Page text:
HarperCollins Publishers (AU)
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The Luckiest Girl (An Avon Camelot Book) Kindle Edition
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About the Author
Beverly Cleary is one of America's most beloved authors. As a child, she struggled with reading and writing. But by third grade, after spending much time in her public library in Portland, Oregon, she found her skills had greatly improved. Before long, her school librarian was saying that she should write children's books when she grew up.
Instead she became a librarian. When a young boy asked her, "Where are the books about kids like us?" she remembered her teacher's encouragement and was inspired to write the books she'd longed to read but couldn't find when she was younger. She based her funny stories on her own neighborhood experiences and the sort of children she knew. And so, the Klickitat Street gang was born!
Mrs. Cleary's books have earned her many prestigious awards, including the American Library Association's Laura Ingalls Wilder Award, presented to her in recognition of her lasting contribution to children's literature. Dear Mr. Henshaw won the Newbery Medal, and Ramona Quimby, Age 8 and Ramona and Her Father have been named Newbery Honor Books. Her characters, including Beezus and Ramona Quimby, Henry Huggins, and Ralph, the motorcycle-riding mouse, have delighted children for generations.--This text refers to an alternate kindle_edition edition.
- File size : 887 KB
- Print length : 308 pages
- Word Wise : Enabled
- Enhanced typesetting : Enabled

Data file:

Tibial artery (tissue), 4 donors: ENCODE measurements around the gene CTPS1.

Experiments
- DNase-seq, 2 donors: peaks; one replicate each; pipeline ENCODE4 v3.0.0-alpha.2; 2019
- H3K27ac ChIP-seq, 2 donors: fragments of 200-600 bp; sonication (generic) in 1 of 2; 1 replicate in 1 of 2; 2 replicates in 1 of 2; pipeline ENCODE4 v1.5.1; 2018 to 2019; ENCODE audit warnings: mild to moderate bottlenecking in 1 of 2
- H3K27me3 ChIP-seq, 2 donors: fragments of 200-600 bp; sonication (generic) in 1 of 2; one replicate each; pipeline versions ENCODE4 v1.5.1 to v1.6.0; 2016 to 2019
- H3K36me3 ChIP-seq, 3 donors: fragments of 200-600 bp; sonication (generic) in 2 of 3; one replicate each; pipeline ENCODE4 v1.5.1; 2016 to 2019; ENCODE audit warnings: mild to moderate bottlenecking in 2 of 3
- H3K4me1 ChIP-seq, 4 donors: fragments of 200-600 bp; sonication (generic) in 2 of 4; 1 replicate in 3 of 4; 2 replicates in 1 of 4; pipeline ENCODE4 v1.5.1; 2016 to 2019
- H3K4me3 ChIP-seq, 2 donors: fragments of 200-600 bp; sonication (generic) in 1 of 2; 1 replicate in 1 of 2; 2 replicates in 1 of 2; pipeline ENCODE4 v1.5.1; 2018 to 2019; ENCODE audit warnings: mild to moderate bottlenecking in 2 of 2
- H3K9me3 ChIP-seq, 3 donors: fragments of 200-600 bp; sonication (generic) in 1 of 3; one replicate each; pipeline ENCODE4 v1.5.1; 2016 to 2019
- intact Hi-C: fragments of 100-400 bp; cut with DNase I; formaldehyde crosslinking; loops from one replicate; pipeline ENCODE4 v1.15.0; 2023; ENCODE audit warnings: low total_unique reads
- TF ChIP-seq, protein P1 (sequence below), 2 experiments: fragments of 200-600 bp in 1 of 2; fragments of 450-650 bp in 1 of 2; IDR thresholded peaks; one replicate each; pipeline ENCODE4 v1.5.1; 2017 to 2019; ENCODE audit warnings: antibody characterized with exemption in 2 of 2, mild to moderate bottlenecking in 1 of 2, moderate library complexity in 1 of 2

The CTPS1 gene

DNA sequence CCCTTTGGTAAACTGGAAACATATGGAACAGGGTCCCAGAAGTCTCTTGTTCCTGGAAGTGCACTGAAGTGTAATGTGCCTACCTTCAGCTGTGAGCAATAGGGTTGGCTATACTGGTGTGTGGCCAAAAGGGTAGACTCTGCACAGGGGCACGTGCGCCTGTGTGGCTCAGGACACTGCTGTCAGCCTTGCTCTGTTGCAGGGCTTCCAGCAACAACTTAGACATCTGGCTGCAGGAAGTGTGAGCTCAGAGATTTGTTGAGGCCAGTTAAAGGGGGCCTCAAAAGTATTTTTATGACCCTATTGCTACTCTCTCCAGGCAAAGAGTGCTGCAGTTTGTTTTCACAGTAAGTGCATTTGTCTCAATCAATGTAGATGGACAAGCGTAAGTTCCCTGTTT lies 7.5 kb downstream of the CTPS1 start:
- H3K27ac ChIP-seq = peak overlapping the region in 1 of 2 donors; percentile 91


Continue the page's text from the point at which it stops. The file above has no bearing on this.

- X-Ray : Not Enabled
- Publisher : HarperCollins (6 October 2009)
- Text-to-Speech : Enabled
- Screen Reader : Supported
- Language: : English
- ASIN : B00188V7TG
- Best Sellers Rank: 910,559 in Kindle Store (See Top 100 in Kindle Store)
- Customer Reviews:
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Top reviews from other countries
I read it as part of a YA reading challenge being hosted at The Midnight Garden. The idea is to read or reread some of the old YA classics, so they don't get forgotten. Beverly Cleary is clearly (ho ho) a big name in America, but I have never even heard of her, so I was coming from a different perspective to most of the readers.
I think that the appealing thing about this sort of very dated book is the nostalgia element and, since the situation and the high school culture are not familar to me, I couldn't really take part in this. As such, it was... well, sort of boring. I hesitate to write this because (if it truly is a classic) then people might be offended, but I would expect it to work the other way round as well, ie. some British classics would not appeal to our neighbours over the pond. The writing isn't noteworthy, very little of substance happens, and I couldn't relate to her experiences.
It will be interesting to read (and join in if I'm brave enough!) the discussion of this book, and see what others make of it.